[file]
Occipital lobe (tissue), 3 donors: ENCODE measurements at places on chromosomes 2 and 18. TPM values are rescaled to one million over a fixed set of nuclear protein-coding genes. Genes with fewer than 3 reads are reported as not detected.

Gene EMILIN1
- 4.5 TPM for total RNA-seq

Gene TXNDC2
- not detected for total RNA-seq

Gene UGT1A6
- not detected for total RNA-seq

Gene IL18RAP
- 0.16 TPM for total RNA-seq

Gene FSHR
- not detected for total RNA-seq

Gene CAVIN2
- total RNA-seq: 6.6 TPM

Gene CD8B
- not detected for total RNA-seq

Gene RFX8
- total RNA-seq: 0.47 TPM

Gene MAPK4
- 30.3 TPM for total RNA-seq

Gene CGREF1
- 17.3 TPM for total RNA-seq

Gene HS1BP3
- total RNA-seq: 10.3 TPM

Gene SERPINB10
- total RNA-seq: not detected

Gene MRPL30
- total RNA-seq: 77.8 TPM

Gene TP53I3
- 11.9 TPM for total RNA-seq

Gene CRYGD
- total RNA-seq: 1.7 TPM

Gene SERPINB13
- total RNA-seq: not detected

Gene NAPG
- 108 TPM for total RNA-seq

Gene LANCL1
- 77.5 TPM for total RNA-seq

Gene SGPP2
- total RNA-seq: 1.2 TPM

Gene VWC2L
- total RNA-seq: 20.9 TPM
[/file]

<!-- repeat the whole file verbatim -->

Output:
Occipital lobe (tissue), 3 donors: ENCODE measurements at places on chromosomes 2 and 18. TPM values are rescaled to one million over a fixed set of nuclear protein-coding genes. Genes with fewer than 3 reads are reported as not detected.

Gene EMILIN1
- 4.5 TPM for total RNA-seq

Gene TXNDC2
- not detected for total RNA-seq

Gene UGT1A6
- not detected for total RNA-seq

Gene IL18RAP
- 0.16 TPM for total RNA-seq

Gene FSHR
- not detected for total RNA-seq

Gene CAVIN2
- total RNA-seq: 6.6 TPM

Gene CD8B
- not detected for total RNA-seq

Gene RFX8
- total RNA-seq: 0.47 TPM

Gene MAPK4
- 30.3 TPM for total RNA-seq

Gene CGREF1
- 17.3 TPM for total RNA-seq

Gene HS1BP3
- total RNA-seq: 10.3 TPM

Gene SERPINB10
- total RNA-seq: not detected

Gene MRPL30
- total RNA-seq: 77.8 TPM

Gene TP53I3
- 11.9 TPM for total RNA-seq

Gene CRYGD
- total RNA-seq: 1.7 TPM

Gene SERPINB13
- total RNA-seq: not detected

Gene NAPG
- 108 TPM for total RNA-seq

Gene LANCL1
- 77.5 TPM for total RNA-seq

Gene SGPP2
- total RNA-seq: 1.2 TPM

Gene VWC2L
- total RNA-seq: 20.9 TPM